Comparison of Calorie and Protein Intake of Very Low Birth Weight Infants Receiving Mother's Own Milk or Donor Milk When the Nutrient Composition of Human Milk Is Measured With a Breast Milk Analyzer

Melanie Newkirk, Fauzia Shakeel, Prabhu Parimi, Pamela Rothpletz-Puglia, Rachael Patusco, Andrea Fleisch Marcus, Rebecca Brody

Research output: Contribution to journalArticle

2 Scopus citations


Background: In premature infants, donor breast milk (DBM) is assumed to provide reduced nutrients vs. mother's own milk (MOM). This study examined calorie and protein delivery when very low birth weight infants were fed fortified MOM or DBM, with a known nutrient composition, relative to established nutrition recommendations and to determine if there were differences between the groups. Methods: A retrospective medical record review was conducted in 29 very low birth weight infants receiving MOM or DBM. Nutrient content of human milk was measured using the Calais Analyzer. Added fortifiers feeding volume, and weight were collected to determine total daily calorie and protein intake. Results: 145 days of enteral feedings among 29 infants were included, 78 (53.8%) from DBM and 67 (46.2%) from MOM. Mean daily fluid intake among infants receiving DBM was significantly higher when compared with MOM, 150.6 ± 7.6 mL/kg vs 146.8 ± 11.3 mL/kg (P =.016). DBM feedings provided 110.1 ± 9.0 kcals/kg/d vs 113.0 ± 21.0 kcals/kg/d from MOM feedings (P =.275). Mean protein intake was similar, 4.1 ± 0.5 g /kg/d on DBM days vs 4.0 ± 0.5 g kg/d on MOM days (P =.162). A total of 46 of 78 DBM days (59.0%) and 30 of 67 MOM days (44.8%) were below the minimum established calorie needs of 110 kcals/kg/day. Conclusions: DBM provides comparable nutrient intake to MOM at a higher enteral feeding volume. However, both types of human milk failed to meet energy needs with standard fortification regimens.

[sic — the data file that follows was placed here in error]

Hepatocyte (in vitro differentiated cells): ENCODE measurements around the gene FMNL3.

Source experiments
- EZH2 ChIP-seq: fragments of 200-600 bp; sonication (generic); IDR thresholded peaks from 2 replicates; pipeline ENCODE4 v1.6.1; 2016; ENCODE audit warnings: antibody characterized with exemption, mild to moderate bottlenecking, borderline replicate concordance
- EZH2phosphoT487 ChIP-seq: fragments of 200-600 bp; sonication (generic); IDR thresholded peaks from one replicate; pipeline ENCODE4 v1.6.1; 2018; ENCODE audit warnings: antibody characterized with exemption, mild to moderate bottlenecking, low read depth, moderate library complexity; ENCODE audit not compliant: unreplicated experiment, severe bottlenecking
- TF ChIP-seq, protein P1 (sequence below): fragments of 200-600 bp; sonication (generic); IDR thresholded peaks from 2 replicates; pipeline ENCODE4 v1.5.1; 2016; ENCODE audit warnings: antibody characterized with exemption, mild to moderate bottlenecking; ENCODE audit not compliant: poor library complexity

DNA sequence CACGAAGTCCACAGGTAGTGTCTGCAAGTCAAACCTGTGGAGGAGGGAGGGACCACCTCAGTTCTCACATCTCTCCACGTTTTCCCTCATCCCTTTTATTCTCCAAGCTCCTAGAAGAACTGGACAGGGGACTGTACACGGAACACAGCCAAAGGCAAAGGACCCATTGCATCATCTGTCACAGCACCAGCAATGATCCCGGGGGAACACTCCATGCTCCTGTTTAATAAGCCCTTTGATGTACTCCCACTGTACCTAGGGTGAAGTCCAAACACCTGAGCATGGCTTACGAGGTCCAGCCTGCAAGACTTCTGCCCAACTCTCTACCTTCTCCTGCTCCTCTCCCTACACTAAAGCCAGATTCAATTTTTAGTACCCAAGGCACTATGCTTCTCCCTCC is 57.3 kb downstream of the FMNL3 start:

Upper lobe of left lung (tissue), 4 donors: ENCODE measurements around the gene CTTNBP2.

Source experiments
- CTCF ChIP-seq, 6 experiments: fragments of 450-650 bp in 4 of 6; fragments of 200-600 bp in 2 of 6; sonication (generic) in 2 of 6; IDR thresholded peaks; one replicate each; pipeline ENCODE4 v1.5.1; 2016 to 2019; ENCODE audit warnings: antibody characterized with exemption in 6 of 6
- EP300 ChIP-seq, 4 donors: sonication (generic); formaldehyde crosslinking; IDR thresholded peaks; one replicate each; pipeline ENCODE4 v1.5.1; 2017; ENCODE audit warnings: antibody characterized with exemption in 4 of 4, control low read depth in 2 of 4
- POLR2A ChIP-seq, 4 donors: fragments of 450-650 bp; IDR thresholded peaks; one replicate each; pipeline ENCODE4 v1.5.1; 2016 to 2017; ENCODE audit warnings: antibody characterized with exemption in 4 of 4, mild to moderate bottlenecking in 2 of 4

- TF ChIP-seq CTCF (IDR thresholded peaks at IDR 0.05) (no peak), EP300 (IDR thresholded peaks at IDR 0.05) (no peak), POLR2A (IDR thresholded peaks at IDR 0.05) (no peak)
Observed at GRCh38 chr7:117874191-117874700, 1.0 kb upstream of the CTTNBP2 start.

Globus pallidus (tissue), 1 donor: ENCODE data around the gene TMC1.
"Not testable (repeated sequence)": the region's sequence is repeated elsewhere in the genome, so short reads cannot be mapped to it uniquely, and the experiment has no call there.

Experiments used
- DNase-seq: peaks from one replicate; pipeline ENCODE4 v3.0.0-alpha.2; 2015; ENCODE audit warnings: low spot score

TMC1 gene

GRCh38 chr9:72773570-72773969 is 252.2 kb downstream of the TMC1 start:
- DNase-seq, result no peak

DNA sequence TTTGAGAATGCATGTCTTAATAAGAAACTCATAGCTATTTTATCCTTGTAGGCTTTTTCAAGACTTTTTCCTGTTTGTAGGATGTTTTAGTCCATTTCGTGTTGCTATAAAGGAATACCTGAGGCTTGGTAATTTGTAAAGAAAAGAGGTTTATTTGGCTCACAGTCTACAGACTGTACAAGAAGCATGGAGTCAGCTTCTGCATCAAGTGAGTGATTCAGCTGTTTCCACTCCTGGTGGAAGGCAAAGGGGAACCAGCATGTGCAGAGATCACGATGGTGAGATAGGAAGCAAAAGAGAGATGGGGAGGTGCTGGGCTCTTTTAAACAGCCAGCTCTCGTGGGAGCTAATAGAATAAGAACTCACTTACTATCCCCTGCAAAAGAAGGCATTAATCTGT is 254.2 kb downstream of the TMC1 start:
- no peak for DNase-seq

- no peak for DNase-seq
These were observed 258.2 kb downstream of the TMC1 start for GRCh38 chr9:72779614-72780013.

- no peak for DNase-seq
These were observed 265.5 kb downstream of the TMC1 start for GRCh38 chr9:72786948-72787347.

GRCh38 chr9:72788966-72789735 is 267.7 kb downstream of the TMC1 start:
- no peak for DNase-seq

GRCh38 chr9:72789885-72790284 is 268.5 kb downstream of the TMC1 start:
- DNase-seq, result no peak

Original languageEnglish (US)
Pages (from-to)679-686
Number of pages8
JournalNutrition in Clinical Practice
Issue number5
StatePublished - Oct 2018


All Science Journal Classification (ASJC) codes

  • Medicine (miscellaneous)
  • Nutrition and Dietetics


  • enteral nutrition
  • human milk
  • infant
  • infant formula
  • premature infant
  • protein
  • very low birth weight infant

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